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Where Was the Fight For Women At Last Night's Debate?

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While there’s a lot to unpack about the third Democratic debate last night, one thing easy to summarize is the conversation about women’s issues — mostly because it didn't happen. Though there remains a record number of women in the race for President and many candidates with plans regarding gender inequality, women’s issues seemingly have fallen to the wayside of the Democratic Party’s priorities last night during the debate, something candidates including Kamala Harris noted after the fact.

 

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The concerning context of the missing conversation is the current reality for women in the U.S. The persistence of the gender wage gap continues to disadvantage women, and is especially pertinent to conversations around paid leave and racism (as the wage gap is significantly worse for mothers and women of color). Additionally, the attack on abortion has worsened in recent years, thanks to the wave of heartbeat bills and other measures intended to ban the procedure and Planned Parenthood's forced removal from Title X funding. Furthermore, the race’s attention to women’s issues was notably threatened when Kirsten Gillibrand, the New York Senator who chose to center her campaign around women, left the race after not making the debate stage. The cherry on top is the fact that in all 180 minutes, not one moderator asked a question focusing particularly on either of these issues. 

 

 

While topics concerning the problems facing women were conveniently left out, it was proven possible to cover other topics in-depth which helped reflect those issues complexities and urgency. Over those issues there were, justifiably, raised voices and impassioned disagreements over where the candidates couldn't see eye-to-eye over how to achieve similar goals. And while Mayor Pete Buttigieg called out the fighting as petty and ‘unwatchable,’ it showed intense emphasis on issues deemed important by the Democratic Party. So why aren't questions about gender equality and reproductive healthcare included in that?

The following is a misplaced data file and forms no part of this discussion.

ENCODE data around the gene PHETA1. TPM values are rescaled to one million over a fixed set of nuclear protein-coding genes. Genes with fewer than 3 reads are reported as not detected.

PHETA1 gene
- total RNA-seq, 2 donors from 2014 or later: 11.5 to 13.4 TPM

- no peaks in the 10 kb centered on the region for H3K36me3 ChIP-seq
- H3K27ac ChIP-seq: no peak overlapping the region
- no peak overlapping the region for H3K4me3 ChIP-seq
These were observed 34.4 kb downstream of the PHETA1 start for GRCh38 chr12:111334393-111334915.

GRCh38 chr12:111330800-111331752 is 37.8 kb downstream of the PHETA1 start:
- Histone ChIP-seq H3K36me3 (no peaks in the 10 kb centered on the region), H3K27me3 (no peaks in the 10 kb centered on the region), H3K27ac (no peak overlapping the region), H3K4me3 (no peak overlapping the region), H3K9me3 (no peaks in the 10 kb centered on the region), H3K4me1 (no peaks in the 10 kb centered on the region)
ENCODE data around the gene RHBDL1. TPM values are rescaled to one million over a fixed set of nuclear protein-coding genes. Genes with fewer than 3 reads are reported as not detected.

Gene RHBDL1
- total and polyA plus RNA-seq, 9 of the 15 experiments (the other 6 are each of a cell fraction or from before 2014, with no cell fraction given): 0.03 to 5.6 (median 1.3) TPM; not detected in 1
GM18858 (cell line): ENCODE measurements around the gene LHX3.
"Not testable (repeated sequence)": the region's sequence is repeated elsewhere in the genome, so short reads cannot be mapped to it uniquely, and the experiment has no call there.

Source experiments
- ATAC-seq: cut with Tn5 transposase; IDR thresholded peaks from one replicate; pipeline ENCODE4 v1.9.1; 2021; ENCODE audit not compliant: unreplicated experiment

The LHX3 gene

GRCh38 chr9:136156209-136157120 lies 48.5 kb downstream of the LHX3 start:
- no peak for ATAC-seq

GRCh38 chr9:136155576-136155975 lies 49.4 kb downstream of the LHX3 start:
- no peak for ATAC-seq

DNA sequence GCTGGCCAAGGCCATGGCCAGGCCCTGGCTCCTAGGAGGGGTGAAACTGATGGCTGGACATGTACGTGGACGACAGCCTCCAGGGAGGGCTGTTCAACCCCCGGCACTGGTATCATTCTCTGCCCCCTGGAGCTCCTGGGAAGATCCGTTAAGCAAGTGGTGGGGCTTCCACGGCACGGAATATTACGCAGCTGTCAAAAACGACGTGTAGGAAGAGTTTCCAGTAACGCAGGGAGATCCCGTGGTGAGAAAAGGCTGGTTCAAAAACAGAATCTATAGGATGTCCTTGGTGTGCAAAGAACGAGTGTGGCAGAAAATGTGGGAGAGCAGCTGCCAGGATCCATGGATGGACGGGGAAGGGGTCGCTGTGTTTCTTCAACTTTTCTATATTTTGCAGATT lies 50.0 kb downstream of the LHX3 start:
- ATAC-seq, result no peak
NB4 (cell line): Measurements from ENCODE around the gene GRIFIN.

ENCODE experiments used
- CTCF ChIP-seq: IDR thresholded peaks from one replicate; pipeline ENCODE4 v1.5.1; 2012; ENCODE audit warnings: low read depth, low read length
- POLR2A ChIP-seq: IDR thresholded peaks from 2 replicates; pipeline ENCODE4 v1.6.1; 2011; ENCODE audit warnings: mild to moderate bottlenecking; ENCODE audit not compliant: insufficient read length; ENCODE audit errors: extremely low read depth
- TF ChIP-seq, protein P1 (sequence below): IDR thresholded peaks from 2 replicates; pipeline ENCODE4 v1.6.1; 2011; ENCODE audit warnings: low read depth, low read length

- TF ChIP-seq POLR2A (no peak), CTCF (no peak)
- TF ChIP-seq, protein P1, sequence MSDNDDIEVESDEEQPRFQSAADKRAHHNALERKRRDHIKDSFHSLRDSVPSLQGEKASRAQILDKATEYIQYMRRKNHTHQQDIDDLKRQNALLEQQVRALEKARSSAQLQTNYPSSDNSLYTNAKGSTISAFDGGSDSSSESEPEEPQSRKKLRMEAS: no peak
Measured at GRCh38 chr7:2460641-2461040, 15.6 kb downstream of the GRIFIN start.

It’s not these topics haven’t been mentioned at all in the past debates, but women’s issues still have a long way to go in being represented as a top issue in the 2020 race. While some candidates like Harris and Beto O'Rourke Tweeted about the problem after the debate, it's on moderators and candidates alike to make sure these issues get the attention they deserve. It not only benefits the party's progress, but each individual campaign, as it was recently reported that reproductive rights are a top issue for Iowa caucus voters, making it a necessary subject for any candidate hoping to snag the state’s win (which has shown to be a large indicator who eventually goes onto to become the Democratic party’s candidate).

 

 

 

Furthermore, there isn’t a unilaterally decided plan to combat the attacks on abortion or fix the gender wage gap, so candidates and debate moderators have plenty more to discuss and disagree on concerning the best way to fight for women. The fighting, while not always pleasant and sometimes misguided, shows the candidates care about getting it right. It will be hard for women to choose a candidate that cares about our well-being when there's an important conversation out there — one that isn't happening on the debate stage.

Top photo courtesy of Unsplash / Schelagh Murphy

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I’m a rising Junior at Santa Clara University majoring in Anthropology and minoring in Studio Art. I’m interested in journalism, photography, and social justice (especially feminism and environmentalism). I love listening to music and podcasts and reading (mostly non-fiction) books. 

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